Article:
Arbitration law and interim reliefs against third parties

Posted On - 16 August, 2022 • By - Renjith Nair

This article discusses the scope and power of courts under Section 9 of the (Indian) Arbitration and Conciliation Act, 1996 (the Act), which deals with interim measures that may be granted by the court. Section 9 is worded as follows:

9. Interim measures, etc., by Court –

(1) A party may, before or during arbitral proceedings or at any time after the making of the arbitral award but before it is enforced in accordance with section 36, apply to a court—

(i) for the appointment of a guardian for a minor or person of unsound mind for the purposes of arbitral proceedings; or

(ii) for an interim measure of protection in respect of any of the following matters, namely: –

(a) the preservation, interim custody or sale of any goods which are the subject-matter of the arbitration agreement;

(b) securing the amount in dispute in the arbitration;

(c) the detention, preservation or inspection of any property or thing which is the subject-matter of the dispute in arbitration, or as to which any question may arise therein and authorising for any of the aforesaid purposes any person to enter upon any land or building in the possession of any party, or authorising any samples to be taken or any observation to be made, or experiment to be tried, which may be necessary or expedient for the purpose of obtaining full information or evidence;

(d) interim injunction or the appointment of a receiver;

(e) such other interim measure of protection as may appear to the court to be just and convenient, and the Court shall have the same power for making orders as it has for the purpose of, and in relation to, any proceedings before it.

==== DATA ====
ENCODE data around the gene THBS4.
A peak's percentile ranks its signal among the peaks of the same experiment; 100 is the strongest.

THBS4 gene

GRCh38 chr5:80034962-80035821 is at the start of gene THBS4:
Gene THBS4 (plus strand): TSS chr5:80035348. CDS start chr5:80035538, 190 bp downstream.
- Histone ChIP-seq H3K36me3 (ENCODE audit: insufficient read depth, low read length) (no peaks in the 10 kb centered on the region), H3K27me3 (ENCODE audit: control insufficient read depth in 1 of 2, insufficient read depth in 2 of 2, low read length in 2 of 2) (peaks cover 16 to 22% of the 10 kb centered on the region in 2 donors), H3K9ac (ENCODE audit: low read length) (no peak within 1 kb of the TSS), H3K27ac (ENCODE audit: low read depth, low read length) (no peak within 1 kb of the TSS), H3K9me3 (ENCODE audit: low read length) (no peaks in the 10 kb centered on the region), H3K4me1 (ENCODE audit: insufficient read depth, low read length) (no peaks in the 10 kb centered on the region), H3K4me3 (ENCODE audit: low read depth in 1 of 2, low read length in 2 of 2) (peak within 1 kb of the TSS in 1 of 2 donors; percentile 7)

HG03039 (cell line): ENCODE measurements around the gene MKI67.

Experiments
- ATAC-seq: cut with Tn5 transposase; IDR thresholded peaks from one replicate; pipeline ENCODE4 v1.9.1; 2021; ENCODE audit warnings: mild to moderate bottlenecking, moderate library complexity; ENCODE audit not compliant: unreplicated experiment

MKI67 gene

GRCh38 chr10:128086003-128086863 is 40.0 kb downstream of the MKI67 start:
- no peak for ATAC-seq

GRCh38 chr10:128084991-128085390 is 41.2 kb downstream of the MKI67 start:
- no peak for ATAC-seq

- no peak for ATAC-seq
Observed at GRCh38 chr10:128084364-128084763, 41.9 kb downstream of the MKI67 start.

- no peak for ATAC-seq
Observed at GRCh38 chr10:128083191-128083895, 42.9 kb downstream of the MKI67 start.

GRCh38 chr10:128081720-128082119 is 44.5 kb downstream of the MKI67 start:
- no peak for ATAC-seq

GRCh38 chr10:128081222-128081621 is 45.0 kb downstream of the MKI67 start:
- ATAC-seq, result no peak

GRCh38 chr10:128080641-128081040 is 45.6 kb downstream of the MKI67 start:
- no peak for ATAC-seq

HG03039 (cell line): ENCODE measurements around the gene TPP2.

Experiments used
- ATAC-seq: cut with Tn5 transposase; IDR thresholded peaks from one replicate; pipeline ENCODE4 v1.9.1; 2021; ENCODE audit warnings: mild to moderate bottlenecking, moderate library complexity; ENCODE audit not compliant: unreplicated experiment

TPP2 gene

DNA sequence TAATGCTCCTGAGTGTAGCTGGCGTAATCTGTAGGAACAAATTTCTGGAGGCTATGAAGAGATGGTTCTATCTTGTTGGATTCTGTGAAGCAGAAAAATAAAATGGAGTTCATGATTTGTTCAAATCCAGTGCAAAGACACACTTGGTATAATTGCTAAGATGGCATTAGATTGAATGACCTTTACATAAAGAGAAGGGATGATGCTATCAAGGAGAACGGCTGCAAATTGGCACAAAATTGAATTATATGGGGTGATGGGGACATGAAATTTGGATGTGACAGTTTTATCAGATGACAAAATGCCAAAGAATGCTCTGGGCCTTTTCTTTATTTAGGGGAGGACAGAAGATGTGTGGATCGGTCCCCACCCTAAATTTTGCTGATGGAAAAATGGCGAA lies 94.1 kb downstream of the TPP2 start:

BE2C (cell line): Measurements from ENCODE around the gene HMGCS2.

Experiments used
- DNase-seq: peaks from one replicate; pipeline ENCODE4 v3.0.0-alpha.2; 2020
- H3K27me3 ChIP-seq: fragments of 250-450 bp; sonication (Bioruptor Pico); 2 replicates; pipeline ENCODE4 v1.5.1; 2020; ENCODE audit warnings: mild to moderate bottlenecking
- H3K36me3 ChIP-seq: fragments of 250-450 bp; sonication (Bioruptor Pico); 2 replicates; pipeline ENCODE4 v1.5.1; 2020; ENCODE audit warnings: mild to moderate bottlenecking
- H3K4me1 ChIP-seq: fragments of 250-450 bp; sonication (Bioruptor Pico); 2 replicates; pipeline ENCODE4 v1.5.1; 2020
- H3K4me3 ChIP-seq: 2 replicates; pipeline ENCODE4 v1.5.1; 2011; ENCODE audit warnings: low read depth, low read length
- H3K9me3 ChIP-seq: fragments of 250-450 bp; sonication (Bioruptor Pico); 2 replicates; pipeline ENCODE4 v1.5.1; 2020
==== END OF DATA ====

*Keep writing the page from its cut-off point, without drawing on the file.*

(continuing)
(2) Where, before the commencement of the arbitral proceedings, a Court passes an order for any interim measure of protection under sub-section (1), the arbitral proceedings shall be commenced within a period of ninety days from the date of such order or within such further time as the Court may determine.

(3) Once the arbitral tribunal has been constituted, the Court shall not entertain an application under sub-section (1), unless the Court finds that circumstances exist which may not render the remedy provided under section 17 efficacious.

There has been some confusion as regards the availability and scope of section 9 of the Act vis-à-vis a third party. While the section itself does not specify the circumstances where interim relief can be granted to third parties, the courts have deliberated in detail on this matter.

One of the earliest instances where the court looked into the scope of section 9 vis-à-vis third parties was in the year 2000 in CREF Finance Limited v. Puri Construction Ltd. & Ors. (CREF Finance Case). In this case, the Delhi High Court granted interim relief against Larsen and Toubro (L&T) even though it was not a signatory to the arbitration agreement. The court observed that L&T had appointed the respondent as its agent, and it was well aware of the terms of the contract between the parties to the arbitration. Accordingly, the court restrained L&T from creating any third-party rights in the property which was the subject matter of the dispute.

In another case of Arun Kapoor v. Vikram Kapoor (2001), the court observed that an application under section 9 of the Act can be initiated against a third party and cannot be limited to the parties to the proceedings. It was further observed that section 9 is distinct from section 17[i] in so much that the remedy under section 9 may lie against a person who is not a party to the arbitration agreement. Section 17 of the Act empowers an arbitral tribunal to grant interim reliefs to any party during the pendency of the arbitral proceedings. The Delhi High Court’s observations in this case has largely been followed by the Delhi High Court and other High Courts across the country.

The power vested in a court through section 9 was exhaustively analyzed by the Delhi High Court in the case of Gatx India. v. Arshiya Rail Infrastructure Ltd (2014). The court held that when the relief granted to the petitioner is in support of the arbitral proceedings and incidentally affects a third party, then such relief is ordinarily within the scope of section 9. However, granting interim reliefs in favour of a third party, which is a complete stranger to the issue, can only be resorted to in extreme cases.